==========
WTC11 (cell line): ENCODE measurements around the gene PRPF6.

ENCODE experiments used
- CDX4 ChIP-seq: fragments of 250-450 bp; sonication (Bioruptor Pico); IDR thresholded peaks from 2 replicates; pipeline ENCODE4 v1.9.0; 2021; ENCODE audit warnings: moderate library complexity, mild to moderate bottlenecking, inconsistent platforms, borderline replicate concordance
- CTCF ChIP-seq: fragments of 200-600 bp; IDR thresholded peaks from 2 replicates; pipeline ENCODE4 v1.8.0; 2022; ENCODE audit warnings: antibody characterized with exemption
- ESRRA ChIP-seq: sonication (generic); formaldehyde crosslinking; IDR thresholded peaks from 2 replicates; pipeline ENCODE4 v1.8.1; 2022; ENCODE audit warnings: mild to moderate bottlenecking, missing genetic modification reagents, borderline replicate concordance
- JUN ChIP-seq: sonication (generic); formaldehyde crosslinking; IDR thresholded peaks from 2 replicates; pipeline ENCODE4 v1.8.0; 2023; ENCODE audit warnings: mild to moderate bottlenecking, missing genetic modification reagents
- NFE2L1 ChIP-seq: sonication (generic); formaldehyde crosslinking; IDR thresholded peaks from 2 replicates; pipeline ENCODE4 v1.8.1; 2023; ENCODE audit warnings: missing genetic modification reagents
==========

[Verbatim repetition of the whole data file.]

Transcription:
WTC11 (cell line): ENCODE measurements around the gene PRPF6.

ENCODE experiments used
- CDX4 ChIP-seq: fragments of 250-450 bp; sonication (Bioruptor Pico); IDR thresholded peaks from 2 replicates; pipeline ENCODE4 v1.9.0; 2021; ENCODE audit warnings: moderate library complexity, mild to moderate bottlenecking, inconsistent platforms, borderline replicate concordance
- CTCF ChIP-seq: fragments of 200-600 bp; IDR thresholded peaks from 2 replicates; pipeline ENCODE4 v1.8.0; 2022; ENCODE audit warnings: antibody characterized with exemption
- ESRRA ChIP-seq: sonication (generic); formaldehyde crosslinking; IDR thresholded peaks from 2 replicates; pipeline ENCODE4 v1.8.1; 2022; ENCODE audit warnings: mild to moderate bottlenecking, missing genetic modification reagents, borderline replicate concordance
- JUN ChIP-seq: sonication (generic); formaldehyde crosslinking; IDR thresholded peaks from 2 replicates; pipeline ENCODE4 v1.8.0; 2023; ENCODE audit warnings: mild to moderate bottlenecking, missing genetic modification reagents
- NFE2L1 ChIP-seq: sonication (generic); formaldehyde crosslinking; IDR thresholded peaks from 2 replicates; pipeline ENCODE4 v1.8.1; 2023; ENCODE audit warnings: missing genetic modification reagents